pointments. Men that New Zealand wanted to stay did not waqt to remain here. New Zealand was not the place, for a man who was :a book-worm and lover of libraries to spend his life.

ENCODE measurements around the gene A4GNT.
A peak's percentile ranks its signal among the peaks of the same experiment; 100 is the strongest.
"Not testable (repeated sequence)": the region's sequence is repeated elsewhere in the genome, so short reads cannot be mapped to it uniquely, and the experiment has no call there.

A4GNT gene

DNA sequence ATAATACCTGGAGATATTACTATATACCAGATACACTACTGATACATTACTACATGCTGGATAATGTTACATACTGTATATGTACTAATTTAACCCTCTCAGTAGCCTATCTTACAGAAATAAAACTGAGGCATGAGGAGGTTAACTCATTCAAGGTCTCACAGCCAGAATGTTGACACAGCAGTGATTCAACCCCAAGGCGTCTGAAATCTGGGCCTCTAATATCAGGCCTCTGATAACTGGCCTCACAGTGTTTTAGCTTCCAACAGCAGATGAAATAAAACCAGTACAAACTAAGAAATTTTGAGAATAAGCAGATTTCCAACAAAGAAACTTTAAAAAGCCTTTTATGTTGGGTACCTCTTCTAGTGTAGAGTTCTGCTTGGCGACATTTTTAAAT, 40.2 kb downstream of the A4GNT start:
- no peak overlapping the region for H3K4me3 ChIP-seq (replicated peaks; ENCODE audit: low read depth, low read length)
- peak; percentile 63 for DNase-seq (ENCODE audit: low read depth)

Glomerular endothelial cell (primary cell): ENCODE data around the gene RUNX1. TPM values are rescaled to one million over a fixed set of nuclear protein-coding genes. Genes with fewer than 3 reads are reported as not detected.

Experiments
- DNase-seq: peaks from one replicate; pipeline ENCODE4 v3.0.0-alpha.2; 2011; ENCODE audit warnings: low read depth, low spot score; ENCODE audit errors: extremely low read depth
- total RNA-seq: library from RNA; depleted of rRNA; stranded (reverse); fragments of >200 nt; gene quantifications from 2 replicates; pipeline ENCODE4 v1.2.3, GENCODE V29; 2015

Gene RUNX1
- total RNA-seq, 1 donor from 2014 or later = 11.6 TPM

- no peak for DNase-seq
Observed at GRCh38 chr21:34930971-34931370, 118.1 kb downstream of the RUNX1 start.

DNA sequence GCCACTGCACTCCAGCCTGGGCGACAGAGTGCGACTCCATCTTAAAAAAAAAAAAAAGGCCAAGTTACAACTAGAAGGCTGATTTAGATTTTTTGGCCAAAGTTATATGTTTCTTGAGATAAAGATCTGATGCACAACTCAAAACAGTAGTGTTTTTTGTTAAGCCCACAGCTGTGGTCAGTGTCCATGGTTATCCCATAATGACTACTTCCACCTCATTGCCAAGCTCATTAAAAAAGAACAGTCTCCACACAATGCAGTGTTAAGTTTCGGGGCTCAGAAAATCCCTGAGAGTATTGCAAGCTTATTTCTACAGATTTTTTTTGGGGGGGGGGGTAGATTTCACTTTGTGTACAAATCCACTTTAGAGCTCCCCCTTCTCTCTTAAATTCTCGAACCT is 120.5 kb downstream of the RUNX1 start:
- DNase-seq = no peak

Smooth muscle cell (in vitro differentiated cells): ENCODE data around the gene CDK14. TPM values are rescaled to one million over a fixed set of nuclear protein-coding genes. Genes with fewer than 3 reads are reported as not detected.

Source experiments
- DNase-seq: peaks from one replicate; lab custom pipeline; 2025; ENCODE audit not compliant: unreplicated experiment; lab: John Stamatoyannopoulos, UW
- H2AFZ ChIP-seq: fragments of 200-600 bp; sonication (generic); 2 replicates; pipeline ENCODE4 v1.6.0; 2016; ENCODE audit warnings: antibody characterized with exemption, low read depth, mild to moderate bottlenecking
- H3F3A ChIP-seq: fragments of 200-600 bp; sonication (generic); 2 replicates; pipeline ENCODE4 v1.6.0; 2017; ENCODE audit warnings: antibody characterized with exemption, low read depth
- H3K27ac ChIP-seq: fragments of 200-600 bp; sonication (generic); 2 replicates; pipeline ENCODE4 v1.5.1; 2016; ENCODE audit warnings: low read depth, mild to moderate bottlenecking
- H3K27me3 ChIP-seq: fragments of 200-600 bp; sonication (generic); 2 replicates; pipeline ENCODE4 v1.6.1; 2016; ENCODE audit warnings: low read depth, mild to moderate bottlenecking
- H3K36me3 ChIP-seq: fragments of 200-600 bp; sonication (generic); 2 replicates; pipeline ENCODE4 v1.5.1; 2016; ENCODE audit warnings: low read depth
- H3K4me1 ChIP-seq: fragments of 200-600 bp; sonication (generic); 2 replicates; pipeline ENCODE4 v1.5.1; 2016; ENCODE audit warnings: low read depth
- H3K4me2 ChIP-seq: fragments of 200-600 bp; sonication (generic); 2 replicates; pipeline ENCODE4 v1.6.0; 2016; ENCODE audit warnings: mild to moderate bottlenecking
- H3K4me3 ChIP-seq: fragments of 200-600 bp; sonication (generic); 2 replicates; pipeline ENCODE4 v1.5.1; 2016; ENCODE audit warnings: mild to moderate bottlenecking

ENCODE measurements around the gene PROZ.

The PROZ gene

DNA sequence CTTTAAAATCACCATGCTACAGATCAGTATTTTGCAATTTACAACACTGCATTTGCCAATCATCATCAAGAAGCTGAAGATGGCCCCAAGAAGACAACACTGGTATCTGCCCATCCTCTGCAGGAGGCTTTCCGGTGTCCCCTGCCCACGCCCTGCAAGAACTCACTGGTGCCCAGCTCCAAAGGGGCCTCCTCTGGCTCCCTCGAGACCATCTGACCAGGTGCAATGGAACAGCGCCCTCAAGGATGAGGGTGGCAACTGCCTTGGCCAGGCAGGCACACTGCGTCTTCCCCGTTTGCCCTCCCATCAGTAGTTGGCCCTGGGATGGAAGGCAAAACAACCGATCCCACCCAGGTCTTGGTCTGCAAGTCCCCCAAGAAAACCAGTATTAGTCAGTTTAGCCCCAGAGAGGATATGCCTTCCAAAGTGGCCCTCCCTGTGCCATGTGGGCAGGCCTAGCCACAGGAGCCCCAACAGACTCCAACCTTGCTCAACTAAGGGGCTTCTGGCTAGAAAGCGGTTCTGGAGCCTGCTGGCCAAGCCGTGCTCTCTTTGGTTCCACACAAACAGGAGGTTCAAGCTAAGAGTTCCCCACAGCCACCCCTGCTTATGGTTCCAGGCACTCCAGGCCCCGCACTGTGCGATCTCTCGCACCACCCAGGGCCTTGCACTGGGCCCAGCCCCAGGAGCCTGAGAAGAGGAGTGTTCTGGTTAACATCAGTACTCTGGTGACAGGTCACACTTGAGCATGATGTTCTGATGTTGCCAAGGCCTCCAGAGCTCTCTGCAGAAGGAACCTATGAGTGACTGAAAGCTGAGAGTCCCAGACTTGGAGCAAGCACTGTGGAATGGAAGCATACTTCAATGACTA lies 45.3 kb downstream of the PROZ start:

The third point to be taken into consideration was that, the scientific and : vocational (interests of the people, should be given special recognition' in the university. Even now, agricultural training was the Cinderella of the university. Another consideration ■ would be to provide a'type of degree for residents who were not specially interested jn agricultural or pastoral pursuits, and lin -this connection the speaker instanced the-law degree of Germany and France. "This was taken as a basis of a legal course of study, but was of an allround character and embra.ced what one.might term citizenship.